From adoring fan, to deranged assassin, what drove Mark David Chapman to kill John Lennon? And what might have stopped him? This Friday, Dateline NBC will air a documentary on the music legend's life and legacy that explores the events that led to that fateful day when a generation's voice was silenced. The broadcast features audiotapes of Lennon's killer, Mark Chapman in 1991 to 1992. Former Beatle Paul McCartney tells Dateline what he remembers most about John.
Along with personal accounts by those first on the scene the night of his murder— including Chapman's arresting officer and the emergency room doctor who operated on John Lennon, the report includes exclusive interviews with a fan who happened to spend the day with Chapman at the Dakota, and the woman who fell in love with a man who later turned out to be a killer.
NBC's Hoda Kotb reports in the exclusive two-hour, special edition of "Dateline NBC," to air on Friday, Nov. 18 (8:00-10:00 PM, ET).
Below are excerpts from the Chapman audiotapes:
On the day he murdered John Lennon
Mark David Chapman: It's kind of cold and there's a little wind and I somehow knew that this was it, that this was the day. And all of a sudden from way across on Central Park West I see a limo. And I know that, that it's him, I have this incredible feeling. And John Lennon's car pulled up. I heard a voice in my head, saying 'do it, do it, do it'. And as he passed me I pulled out the gun, aimed at his back and pulled the trigger five times in succession.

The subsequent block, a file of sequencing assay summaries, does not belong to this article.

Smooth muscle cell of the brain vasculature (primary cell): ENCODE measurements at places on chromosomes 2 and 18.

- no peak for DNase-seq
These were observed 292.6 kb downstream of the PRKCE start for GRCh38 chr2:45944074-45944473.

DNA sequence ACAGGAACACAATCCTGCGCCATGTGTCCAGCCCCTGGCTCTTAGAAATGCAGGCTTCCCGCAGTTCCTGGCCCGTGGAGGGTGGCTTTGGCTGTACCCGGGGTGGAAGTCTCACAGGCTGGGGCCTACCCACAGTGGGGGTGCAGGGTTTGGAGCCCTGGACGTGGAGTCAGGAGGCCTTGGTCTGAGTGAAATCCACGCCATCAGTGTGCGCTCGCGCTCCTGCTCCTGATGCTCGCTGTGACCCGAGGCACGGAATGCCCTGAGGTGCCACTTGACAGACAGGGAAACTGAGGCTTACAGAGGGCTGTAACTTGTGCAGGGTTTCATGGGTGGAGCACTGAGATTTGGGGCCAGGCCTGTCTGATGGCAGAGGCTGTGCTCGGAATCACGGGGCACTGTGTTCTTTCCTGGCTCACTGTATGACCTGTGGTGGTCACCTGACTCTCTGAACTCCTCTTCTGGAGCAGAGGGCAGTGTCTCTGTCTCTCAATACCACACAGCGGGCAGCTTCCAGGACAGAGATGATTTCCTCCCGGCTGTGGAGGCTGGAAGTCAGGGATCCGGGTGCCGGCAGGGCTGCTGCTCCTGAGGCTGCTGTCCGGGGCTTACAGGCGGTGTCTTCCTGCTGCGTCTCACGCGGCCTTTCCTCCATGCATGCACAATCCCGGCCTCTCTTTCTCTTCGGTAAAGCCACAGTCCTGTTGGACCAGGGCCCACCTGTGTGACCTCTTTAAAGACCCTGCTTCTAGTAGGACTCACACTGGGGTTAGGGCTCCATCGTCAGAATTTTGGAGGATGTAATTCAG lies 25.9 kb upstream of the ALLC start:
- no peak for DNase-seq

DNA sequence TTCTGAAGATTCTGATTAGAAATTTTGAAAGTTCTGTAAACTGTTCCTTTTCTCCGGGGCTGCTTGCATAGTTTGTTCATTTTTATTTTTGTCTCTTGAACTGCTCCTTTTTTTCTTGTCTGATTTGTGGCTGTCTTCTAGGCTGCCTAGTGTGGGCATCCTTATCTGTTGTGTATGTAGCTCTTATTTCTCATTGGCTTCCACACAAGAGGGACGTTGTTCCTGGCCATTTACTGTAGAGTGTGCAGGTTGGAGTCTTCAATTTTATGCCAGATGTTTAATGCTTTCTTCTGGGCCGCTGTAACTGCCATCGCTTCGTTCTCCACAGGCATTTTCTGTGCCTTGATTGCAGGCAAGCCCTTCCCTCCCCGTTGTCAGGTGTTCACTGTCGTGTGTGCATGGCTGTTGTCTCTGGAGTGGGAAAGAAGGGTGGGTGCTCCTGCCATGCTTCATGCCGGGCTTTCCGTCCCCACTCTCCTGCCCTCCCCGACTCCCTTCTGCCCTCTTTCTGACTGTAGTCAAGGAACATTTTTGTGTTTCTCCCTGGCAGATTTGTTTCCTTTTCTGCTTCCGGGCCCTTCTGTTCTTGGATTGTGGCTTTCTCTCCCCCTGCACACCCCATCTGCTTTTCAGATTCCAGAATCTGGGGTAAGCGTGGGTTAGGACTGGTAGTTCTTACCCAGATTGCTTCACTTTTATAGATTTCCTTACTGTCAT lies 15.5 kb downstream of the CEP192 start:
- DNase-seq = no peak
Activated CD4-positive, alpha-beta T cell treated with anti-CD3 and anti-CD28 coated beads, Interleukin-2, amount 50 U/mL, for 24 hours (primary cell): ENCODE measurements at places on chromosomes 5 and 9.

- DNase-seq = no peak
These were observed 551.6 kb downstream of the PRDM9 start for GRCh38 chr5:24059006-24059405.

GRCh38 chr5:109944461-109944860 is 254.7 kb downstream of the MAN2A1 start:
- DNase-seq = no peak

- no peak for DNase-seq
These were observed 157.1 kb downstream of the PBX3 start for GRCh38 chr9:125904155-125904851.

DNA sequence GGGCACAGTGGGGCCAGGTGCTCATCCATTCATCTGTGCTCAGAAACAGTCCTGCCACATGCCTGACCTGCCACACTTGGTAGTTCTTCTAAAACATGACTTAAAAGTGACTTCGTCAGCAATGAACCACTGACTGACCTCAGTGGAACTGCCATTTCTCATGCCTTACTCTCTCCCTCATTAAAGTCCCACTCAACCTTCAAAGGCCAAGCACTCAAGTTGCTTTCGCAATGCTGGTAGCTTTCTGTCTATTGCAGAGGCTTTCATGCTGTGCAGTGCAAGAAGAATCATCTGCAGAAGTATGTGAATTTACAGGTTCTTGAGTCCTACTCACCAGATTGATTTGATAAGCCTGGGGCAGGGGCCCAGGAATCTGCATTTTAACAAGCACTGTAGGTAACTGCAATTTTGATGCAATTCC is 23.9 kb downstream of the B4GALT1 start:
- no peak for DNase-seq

Why he hated Lennon
Chapman: There was a successful man who kind of had the world on a chain so to speak and there I was not even a link of that chain, just a person who had no personality. And something in me just broke.
His initial thoughts about murdering Lennon
Chapman: I was sitting cross-legged on the carpet of my apartment. And I remember opening up the Sgt. Pepper album. And 'The Catcher in the Rye' was very prominent... And I remember saying in my mind 'what if I killed him?' And I remember thinking perhaps my identity would be found in the killing of John Lennon.
Why he went ahead with the murder
Chapman: I was under total compulsion. I'm thoroughly convinced in my, in my conscience and in my heart that there was nothing I could do beyond that point to help myself, totally convinced of that.... it was like a train, a runaway train, there was no stopping it. No matter... nothing could have stopped me.